What better passage to look at than a letter written specifically on the issue of hospitality! Let’s consider Gaius our “hero of hospitality,” while Diotrephes could be our “venomous villain.” We may look at our villain in another article, but let’s hone in on our hero for now. Interestingly, the commendation given to Gaius was one of the greatest in the NT. Yet, so few words are spoken to him in this brief epistle. This begs us to scrutinize the text.
John says that Gaius was a man of obedience & kindness. His walk matched his talk. He may have undergone many health trials, numerous setbacks, yet, his reputation was that of being hospitable. There are three items to consider regarding the hospitality displayed through this hero of the faith.
Hospitable to the Right People
First, Gaius opened up his home to those who were of the Body of Christ. The “strangers” in verse five likely reference itinerant teachers that were known and approved by John. The book of 2 John warned against showing hospitality to false teachers. In contrast, 3 John shows us the proper standards of Christian hospitality. Hence, we can conclude that Gaius showed an excellent evaluation of/to whom he welcomed.
What a freeing truth to consider, friends. That we don’t need to open up our home to everyone, but to the right one. The Lord doesn’t expect us to entirely deprioritize our children on the altar of running a hotel. No doubt there will be times where we must intake the orphan or widow, but by and large, we have the freedom to utilize our home to encourage more excellent gospel ministry.
Hospitable in the Right Way
Second, Gaius was to send these guests out in “a manner worthy of God.” Pastor John MacArthur says that this phrase has the connotation of treating people as God would treat them – Wow! – the passage doesn’t say that we are to entertain our guests, have an Instagram-worthy home, or be the best chef in town. Instead, we are to simply show them the love of Christ.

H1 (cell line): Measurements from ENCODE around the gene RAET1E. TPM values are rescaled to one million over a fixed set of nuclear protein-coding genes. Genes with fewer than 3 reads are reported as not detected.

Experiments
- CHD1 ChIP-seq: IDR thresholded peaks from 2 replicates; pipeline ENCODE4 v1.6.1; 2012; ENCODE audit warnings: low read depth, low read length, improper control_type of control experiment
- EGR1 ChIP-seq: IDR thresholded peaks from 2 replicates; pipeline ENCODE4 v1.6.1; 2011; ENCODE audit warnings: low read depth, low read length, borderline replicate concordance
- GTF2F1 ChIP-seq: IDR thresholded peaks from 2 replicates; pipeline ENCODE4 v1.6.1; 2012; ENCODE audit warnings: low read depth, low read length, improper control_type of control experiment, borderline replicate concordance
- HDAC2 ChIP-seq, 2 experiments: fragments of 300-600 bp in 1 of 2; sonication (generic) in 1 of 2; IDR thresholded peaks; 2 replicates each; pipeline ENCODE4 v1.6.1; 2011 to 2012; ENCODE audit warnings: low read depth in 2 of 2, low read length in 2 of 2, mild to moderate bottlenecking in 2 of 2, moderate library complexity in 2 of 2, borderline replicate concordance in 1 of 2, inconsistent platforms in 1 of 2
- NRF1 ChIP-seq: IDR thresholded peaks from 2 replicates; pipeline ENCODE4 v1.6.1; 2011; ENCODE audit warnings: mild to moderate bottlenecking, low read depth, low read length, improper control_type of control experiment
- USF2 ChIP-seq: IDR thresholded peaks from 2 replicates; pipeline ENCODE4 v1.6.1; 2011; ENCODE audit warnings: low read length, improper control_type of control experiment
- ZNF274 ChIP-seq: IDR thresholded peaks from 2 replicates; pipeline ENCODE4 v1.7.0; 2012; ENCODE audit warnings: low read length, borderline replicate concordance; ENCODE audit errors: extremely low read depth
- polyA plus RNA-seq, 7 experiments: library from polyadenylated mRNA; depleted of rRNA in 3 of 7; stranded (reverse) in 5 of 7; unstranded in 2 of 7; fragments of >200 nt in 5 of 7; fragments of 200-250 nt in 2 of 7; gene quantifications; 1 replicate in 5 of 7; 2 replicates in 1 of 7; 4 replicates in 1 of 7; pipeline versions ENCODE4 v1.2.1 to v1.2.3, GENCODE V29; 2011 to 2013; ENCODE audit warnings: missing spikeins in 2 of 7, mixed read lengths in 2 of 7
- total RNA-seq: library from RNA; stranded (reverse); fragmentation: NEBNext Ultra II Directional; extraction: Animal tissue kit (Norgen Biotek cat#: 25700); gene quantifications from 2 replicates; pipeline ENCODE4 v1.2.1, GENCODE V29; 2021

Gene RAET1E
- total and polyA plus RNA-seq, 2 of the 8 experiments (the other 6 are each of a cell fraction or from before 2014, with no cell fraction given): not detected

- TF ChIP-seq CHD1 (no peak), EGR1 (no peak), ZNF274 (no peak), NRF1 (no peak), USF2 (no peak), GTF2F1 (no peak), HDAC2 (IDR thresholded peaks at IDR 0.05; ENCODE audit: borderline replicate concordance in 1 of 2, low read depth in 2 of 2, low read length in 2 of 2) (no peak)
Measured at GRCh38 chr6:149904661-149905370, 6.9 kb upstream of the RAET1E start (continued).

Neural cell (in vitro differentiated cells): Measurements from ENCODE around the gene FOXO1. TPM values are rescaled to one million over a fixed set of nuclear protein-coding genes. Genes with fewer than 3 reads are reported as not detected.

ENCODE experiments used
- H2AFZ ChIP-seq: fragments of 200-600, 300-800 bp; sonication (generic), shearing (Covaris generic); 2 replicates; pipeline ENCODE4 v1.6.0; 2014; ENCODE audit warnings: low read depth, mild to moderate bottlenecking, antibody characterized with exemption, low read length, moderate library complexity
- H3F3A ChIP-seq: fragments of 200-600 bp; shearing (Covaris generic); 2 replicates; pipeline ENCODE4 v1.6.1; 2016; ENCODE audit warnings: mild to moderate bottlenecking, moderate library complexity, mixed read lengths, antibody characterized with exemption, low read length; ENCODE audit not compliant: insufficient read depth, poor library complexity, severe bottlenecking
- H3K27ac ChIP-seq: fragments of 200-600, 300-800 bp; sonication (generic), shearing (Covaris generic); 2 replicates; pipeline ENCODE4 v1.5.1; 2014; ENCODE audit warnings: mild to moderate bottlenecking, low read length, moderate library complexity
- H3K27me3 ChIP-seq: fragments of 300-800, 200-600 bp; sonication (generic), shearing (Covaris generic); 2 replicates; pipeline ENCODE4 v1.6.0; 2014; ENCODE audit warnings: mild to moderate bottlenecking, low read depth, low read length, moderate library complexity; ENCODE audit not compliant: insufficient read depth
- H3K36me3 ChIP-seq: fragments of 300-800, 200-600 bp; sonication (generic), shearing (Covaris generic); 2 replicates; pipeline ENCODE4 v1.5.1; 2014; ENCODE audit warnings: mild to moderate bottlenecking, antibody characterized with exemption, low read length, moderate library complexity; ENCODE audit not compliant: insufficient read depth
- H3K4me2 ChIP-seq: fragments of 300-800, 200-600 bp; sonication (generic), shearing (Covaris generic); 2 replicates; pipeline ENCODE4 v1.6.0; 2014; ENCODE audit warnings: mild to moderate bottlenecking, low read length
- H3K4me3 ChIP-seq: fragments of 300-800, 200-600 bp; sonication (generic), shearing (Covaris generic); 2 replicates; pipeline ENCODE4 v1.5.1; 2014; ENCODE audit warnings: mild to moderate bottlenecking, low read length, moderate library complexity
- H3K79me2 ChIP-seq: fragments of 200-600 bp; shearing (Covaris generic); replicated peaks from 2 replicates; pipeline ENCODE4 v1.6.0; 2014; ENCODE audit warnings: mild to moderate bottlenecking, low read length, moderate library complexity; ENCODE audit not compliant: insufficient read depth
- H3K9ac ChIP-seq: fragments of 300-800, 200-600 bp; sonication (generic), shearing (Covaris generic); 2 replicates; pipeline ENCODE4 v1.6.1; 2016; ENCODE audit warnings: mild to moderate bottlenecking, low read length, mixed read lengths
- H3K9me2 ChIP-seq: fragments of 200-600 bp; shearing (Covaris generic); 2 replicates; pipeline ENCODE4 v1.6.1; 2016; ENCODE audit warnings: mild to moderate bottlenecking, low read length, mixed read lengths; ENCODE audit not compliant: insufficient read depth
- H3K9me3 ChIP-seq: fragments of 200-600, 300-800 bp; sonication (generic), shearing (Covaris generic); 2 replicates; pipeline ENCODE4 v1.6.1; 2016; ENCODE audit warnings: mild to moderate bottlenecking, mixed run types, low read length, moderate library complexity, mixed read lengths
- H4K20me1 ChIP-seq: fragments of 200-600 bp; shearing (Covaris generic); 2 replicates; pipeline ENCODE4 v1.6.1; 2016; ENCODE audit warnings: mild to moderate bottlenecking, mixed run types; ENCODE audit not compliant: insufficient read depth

This begs an honest question: can we show our guests Jesus if we are not showing our family a Spirit-filled life before their arrival? Our life is to be holy, not dualistic. So, if we need to order some pizzas rather than present a three-course meal, let it be so. Leaving a few toys out or diaper smell may not harm the ministry but help it. May we be women of the Word who strive for the praise of our Lord and not of man.
Hospitable with the Right Help
One final observation from the Word that often is missed. 1 Timothy 3:2 & Titus 1:8 both give the requirement of hospitality to a man, specifically an elder in the church. It is interesting how often the topic of hospitality is discussed amongst women, but rarely regarding men.
So, might I encourage you, sister in the faith (if you’re married), to discuss the topic of hospitality with your husband. Make it a fun project to craft a game plan where you are his helpmate (and he participates) in making the home a hospitable place for guests. More so, brainstorm on the type of guests the Lord would have you host and the intentional spiritual fruit you’re attempting to see bloom. Prayerfully the children will also participate and grow up seeing a home that is hospitable to the glory of God.